For some odd reason, I love Elephant and Castle.
The South London ‘hood is being razed and rebuilt over the next ten years, but for now it’s still the Elephant. And it’s up there with Sadr City and Tivoli Gardens as one of the worst places on earth.
It’s one of those 60s civic planning dreams that cracked and faded like the cheap concrete they were built from. A time when big ideas – separate pedestrians and traffic, define walkways between dwellings, cluster shops together in single buildings – had to be executed by people who had no idea how they’d work in practice. And so we get urine-soaked subterreanean hellholes, sink estates where only the dealers are happy, and fearful rat runs home where there’s never any light at the end of the tunnel. Today, Elephant and Castle screams Failed Project so loudly that councillors, planners, residents and redevelopers all agree on what happens next: bulldoze the buildings, fill in the tunnels, and bury this cauldron of humanity beneath the next soaring vision. I love the place.
I love it because – like the Barbican, another concrete hellhole that would have looked terrific as an architect’s model – if you give the walls a thousand-yard stare, it’s still possible to see what the original planners saw. The hope they thought they could ingrain. The communities they wanted to create. The dreams they wanted to build, and – at the time – genuinely believed they could.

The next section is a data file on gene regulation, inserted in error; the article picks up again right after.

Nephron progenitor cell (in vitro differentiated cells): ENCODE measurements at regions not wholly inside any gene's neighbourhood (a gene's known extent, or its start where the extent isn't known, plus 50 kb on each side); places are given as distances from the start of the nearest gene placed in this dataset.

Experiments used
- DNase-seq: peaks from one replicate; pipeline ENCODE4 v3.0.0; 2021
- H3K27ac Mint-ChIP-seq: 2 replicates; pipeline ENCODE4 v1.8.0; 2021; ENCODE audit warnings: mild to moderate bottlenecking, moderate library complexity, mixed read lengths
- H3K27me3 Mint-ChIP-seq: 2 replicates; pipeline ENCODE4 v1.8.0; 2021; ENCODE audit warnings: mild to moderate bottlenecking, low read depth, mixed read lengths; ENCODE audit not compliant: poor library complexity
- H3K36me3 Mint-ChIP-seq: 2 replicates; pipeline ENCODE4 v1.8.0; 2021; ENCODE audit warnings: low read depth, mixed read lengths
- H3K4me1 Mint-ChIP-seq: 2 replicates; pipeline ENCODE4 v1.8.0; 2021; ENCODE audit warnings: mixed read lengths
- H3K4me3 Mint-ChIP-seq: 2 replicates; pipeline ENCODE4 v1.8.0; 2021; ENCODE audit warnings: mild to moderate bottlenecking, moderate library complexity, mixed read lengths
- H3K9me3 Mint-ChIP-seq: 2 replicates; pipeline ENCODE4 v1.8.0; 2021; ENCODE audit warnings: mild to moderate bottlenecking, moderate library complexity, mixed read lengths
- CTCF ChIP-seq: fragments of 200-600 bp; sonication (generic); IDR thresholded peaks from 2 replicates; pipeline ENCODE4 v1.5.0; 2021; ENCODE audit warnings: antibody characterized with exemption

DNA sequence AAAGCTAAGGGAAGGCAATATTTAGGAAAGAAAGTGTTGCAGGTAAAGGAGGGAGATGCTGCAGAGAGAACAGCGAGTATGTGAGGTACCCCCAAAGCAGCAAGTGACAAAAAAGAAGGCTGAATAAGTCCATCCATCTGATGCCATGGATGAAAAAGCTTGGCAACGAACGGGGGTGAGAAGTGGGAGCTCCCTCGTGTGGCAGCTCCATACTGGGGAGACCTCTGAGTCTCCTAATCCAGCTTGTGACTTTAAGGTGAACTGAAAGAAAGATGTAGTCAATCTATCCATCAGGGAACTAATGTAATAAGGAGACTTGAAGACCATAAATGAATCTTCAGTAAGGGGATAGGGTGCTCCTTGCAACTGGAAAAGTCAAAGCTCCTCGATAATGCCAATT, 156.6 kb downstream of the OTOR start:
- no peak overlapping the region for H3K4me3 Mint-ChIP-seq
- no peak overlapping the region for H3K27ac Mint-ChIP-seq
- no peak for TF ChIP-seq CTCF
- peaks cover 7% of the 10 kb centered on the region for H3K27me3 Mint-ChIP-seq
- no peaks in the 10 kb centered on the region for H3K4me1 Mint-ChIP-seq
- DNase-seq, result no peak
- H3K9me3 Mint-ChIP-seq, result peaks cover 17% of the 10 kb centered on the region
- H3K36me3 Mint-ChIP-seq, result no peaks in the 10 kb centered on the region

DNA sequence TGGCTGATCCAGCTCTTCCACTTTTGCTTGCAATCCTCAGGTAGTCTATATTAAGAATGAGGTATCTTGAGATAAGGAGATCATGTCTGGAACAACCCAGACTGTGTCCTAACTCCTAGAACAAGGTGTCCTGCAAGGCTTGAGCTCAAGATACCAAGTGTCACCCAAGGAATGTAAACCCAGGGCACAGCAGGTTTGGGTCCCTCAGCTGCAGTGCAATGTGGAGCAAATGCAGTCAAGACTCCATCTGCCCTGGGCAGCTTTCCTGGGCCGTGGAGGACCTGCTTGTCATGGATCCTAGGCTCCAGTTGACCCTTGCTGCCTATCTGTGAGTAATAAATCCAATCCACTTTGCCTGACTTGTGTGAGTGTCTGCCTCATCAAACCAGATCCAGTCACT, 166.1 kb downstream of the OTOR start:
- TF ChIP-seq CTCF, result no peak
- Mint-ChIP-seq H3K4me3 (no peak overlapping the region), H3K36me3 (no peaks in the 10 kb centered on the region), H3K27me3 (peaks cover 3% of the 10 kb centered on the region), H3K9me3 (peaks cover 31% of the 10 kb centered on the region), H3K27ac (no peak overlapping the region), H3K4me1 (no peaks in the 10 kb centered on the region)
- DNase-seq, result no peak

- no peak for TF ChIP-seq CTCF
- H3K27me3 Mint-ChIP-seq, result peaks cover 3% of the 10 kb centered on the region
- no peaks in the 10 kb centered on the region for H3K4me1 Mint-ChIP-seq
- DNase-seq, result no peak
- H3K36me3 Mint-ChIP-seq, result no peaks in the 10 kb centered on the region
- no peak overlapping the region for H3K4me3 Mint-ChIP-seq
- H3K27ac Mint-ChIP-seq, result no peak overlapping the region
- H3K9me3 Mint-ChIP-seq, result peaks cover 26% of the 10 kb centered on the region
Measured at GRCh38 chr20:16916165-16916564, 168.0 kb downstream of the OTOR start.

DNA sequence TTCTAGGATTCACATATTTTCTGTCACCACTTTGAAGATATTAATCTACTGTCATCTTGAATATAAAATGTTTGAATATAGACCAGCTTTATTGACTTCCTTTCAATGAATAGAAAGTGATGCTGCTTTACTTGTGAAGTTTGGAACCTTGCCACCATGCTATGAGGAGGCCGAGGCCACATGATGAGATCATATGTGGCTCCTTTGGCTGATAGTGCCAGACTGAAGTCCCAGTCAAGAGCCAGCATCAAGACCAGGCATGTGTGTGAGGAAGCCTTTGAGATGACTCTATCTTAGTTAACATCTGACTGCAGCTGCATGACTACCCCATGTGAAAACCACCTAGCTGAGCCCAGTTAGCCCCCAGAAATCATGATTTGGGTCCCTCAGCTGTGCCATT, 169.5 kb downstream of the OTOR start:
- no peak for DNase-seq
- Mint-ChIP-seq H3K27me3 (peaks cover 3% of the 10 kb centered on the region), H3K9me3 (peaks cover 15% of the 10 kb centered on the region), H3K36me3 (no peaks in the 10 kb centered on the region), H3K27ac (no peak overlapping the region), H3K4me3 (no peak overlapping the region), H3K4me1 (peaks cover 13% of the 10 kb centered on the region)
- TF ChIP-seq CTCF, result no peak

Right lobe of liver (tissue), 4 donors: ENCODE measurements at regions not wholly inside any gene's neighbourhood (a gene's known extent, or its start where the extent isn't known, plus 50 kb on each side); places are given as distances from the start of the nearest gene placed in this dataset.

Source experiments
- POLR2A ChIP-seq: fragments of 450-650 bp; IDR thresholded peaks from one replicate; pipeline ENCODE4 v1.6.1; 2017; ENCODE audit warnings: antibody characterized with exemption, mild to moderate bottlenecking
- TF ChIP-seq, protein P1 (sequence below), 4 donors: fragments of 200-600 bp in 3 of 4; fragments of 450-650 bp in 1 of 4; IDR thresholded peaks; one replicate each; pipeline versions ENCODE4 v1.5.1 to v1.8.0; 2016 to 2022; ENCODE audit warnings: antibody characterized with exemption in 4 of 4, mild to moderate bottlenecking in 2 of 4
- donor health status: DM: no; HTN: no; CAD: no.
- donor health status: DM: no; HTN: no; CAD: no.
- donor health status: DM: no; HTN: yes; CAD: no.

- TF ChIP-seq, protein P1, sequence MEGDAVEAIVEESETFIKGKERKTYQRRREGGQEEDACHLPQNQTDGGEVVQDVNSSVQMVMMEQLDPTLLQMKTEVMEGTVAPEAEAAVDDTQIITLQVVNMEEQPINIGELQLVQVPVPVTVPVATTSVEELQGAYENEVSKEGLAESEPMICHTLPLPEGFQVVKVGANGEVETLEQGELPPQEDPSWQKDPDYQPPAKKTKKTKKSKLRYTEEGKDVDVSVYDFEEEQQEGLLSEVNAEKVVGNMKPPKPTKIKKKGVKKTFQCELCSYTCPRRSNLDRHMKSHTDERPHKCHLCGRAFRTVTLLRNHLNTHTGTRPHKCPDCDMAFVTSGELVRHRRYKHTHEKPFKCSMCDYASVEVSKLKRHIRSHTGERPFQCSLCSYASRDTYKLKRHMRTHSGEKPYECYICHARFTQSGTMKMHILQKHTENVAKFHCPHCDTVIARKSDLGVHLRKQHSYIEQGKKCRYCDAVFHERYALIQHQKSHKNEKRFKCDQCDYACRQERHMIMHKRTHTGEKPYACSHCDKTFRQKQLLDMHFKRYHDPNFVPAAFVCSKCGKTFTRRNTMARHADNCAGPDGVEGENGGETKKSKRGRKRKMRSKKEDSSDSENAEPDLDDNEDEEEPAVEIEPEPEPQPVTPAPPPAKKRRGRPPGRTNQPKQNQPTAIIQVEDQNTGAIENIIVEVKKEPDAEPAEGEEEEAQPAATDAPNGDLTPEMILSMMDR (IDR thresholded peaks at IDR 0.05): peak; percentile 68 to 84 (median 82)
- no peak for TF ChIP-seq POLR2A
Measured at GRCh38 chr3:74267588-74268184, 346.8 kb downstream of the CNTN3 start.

It starts with the tiles. The kilometres of tunnels that crisscross the area – built with the noble aims of keeping people and traffic apart, but which ended up alienating the people from their surroundings – are lined with millions of coloured tiles, patterned tiles arranged with thought and care. However filth-seeping and mugger-infested they’ve become, it’s still possible to imagine how they’d have filled the residents with bright sunbeams of hope.
Then there’s the centre itself. Elephant and Castle shopping centre, complete with elephant and castle on the top. A strange, empty place today – where some businesses still thrive, despite the low passing trade – it’s eclipsed by the outdoor markets around the Tube entrance. Selling everything from lightbulbs to saris, and often for pence, the retail area is proof that commerce thrives no matter how close to the edge you are.
And the Tube station. Oh, what a Tube. Barely a building; it’s a collection of tunnels, intimately interwoven with the dank corridors of the estate itself, less a station than a mark on some of its walls – and a few turnstiles. Here, the tiles have come down, removed or perhaps fallen with the hot breath of thousands of commuters who fill the passages like rats. No colour here, down in the depths of the Northern line. The walls are crumbling; I’ve seen abandoned Tube stations in better shape than this.
And that’s why I love Elephant and Castle. It’s a real place; somehow the failed dreams of planners resulted in somewhere that feels earthy and genuine. The Elephant will be gone soon, and unloved by most. But for now, I’ll keep on appreciating every damp crack in its crumbling concrete.